Lower Bounds on Assumptions behind Indistinguishability Obfuscation

        title = {Lower Bounds on Assumptions behind Indistinguishability Obfuscation},
        author = {Mohammad Mahmoody and Ameer Mohammed and Soheil Nematihaji and Rafael Pass and abhi shelat},
        booktitle = {To appear in TCC'2016},
        year = {2016},



Indistinguishability obfuscation (iO for short) has become a central cryptographic primitive with numerous applications. Known constructions of iO are based on multi-linear maps (Garg \etal Eurocrypt’13) and their idealized formulation as the graded encoding model.
Basing iO on standard assumptions remains an elusive open question.

In this work we prove lower bounds on the assumptions that imply iO in a black-box way. Note that any lower bound for iO must rely on computational assumptions because if $P = NP$ then statistically secure iO exists unconditionally. Our results are twofold:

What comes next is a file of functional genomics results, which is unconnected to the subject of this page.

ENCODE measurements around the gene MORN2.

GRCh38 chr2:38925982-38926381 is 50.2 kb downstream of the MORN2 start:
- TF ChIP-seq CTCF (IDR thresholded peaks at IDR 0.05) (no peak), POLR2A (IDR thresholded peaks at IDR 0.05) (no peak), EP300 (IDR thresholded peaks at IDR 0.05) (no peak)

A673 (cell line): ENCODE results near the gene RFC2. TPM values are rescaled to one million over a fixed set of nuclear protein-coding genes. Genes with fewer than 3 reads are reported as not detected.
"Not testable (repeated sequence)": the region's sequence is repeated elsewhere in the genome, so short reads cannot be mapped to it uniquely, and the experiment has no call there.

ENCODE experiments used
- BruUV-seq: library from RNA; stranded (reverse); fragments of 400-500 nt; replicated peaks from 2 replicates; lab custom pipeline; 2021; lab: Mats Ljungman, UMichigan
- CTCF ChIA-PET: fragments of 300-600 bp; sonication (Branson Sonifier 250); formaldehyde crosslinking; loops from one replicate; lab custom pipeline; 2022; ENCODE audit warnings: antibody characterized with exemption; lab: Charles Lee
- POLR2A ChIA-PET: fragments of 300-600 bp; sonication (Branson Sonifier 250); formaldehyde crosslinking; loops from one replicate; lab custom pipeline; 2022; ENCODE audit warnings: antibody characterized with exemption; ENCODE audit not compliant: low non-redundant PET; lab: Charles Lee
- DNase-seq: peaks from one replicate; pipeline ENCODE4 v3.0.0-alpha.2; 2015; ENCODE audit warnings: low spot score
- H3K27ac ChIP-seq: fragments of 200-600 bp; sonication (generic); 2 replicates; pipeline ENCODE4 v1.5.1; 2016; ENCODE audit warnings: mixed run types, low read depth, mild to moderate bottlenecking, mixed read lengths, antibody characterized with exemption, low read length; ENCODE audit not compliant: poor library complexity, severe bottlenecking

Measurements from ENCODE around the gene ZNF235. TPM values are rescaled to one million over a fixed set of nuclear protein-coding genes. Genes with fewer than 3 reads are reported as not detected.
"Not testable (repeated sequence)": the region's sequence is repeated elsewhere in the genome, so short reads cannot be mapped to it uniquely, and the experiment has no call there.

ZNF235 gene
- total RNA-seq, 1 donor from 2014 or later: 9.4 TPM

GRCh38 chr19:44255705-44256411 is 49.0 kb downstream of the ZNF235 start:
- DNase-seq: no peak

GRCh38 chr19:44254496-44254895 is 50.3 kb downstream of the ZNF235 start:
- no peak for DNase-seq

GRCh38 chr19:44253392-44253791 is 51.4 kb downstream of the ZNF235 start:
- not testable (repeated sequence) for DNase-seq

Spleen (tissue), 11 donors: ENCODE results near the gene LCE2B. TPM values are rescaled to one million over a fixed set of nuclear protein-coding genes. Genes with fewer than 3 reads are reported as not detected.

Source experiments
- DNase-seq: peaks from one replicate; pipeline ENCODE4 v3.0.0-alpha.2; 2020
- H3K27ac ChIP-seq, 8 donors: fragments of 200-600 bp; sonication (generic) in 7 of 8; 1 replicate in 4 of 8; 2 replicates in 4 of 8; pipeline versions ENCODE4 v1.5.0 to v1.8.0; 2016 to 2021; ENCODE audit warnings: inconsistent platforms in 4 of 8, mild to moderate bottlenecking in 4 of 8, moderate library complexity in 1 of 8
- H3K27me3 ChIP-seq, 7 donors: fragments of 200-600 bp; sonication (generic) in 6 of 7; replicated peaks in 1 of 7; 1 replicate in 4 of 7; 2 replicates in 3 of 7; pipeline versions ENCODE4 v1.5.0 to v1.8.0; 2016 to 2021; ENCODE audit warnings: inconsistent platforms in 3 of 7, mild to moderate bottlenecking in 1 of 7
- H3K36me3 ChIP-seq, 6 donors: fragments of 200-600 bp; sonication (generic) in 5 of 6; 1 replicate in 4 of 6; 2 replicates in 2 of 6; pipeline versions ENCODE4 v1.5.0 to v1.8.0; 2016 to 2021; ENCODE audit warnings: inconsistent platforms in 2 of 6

1. There is no fully black-box construction of iO from (exponentially secure) collision-resistant hash functions unless the polynomial hierarchy collapses. Our result extends to (separate iO from) any primitive implied by a random oracle in a black-box way.

  2. Let $P$ be any primitive that exists relative to random trapdoor permutations, the generic group model for any finite abelian group, or degree-$O(1)$ graded encoding model for any finite ring. We show that achieving a black-box construction of iO from $P$ is \emph{as hard as} basing public-key cryptography on one-way functions.

We present a constructive procedure that takes any black-box construction of iO from $P$ and turns it into a construction of semantically secure public-key encryption from any one-way functions. Our separations hold even if the construction of iO from $P$ is \emph{semi-}black-box (Reingold, Trevisan, and Vadhan, TCC’04) and the security reduction could access the adversary in a non-black-box way.